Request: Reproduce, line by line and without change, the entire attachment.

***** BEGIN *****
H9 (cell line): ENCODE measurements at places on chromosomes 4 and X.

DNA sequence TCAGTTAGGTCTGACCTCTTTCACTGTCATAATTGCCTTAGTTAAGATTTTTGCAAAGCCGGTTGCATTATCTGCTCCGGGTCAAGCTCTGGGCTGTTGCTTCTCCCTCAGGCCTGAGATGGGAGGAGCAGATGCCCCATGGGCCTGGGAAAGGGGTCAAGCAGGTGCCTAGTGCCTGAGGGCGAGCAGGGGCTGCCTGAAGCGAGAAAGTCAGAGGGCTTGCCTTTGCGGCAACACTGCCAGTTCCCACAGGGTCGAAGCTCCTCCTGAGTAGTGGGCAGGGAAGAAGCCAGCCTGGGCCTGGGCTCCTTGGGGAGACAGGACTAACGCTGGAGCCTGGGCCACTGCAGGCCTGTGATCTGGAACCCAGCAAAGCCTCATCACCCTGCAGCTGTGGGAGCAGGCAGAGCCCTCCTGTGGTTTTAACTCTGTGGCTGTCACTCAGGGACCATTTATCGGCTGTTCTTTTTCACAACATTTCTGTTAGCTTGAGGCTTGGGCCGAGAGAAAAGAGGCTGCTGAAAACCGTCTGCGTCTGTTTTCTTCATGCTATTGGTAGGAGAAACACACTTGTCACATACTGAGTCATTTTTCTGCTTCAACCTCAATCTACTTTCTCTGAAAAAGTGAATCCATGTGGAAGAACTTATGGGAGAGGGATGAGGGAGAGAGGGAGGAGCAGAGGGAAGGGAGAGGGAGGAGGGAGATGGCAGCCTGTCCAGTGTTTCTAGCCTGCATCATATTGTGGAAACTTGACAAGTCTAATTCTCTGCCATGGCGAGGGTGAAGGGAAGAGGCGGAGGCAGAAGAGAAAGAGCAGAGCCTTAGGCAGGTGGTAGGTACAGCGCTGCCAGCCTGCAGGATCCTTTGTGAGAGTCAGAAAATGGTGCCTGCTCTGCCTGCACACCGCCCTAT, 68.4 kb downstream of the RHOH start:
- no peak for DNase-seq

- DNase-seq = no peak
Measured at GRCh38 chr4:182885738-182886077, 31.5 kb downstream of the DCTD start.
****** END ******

H9 (cell line): ENCODE measurements at places on chromosomes 4 and X.

DNA sequence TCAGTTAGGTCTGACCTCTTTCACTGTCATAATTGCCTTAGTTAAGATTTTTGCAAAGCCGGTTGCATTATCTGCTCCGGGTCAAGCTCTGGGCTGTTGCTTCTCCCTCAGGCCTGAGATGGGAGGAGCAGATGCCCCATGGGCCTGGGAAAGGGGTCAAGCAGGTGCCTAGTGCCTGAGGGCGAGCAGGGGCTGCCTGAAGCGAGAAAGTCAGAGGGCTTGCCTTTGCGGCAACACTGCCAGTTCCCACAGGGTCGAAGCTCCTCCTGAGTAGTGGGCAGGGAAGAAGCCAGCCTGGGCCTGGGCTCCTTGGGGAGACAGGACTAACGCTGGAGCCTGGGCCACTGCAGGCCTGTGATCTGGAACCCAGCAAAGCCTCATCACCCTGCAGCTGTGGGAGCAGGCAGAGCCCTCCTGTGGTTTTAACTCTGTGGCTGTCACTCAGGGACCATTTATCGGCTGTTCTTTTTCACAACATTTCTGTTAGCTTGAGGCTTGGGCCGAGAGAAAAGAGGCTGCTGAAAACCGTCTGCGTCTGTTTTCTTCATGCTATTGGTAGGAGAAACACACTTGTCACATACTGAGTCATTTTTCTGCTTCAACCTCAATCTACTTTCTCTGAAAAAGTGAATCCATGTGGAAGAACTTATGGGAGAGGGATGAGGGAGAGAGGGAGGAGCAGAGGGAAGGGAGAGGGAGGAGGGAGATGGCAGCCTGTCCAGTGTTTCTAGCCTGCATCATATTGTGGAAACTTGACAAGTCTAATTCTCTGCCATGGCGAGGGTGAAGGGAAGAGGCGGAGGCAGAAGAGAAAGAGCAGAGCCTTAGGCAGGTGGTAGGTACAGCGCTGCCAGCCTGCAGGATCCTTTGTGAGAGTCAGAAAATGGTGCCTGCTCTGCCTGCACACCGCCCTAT, 68.4 kb downstream of the RHOH start:
- no peak for DNase-seq

- DNase-seq = no peak
Measured at GRCh38 chr4:182885738-182886077, 31.5 kb downstream of the DCTD start.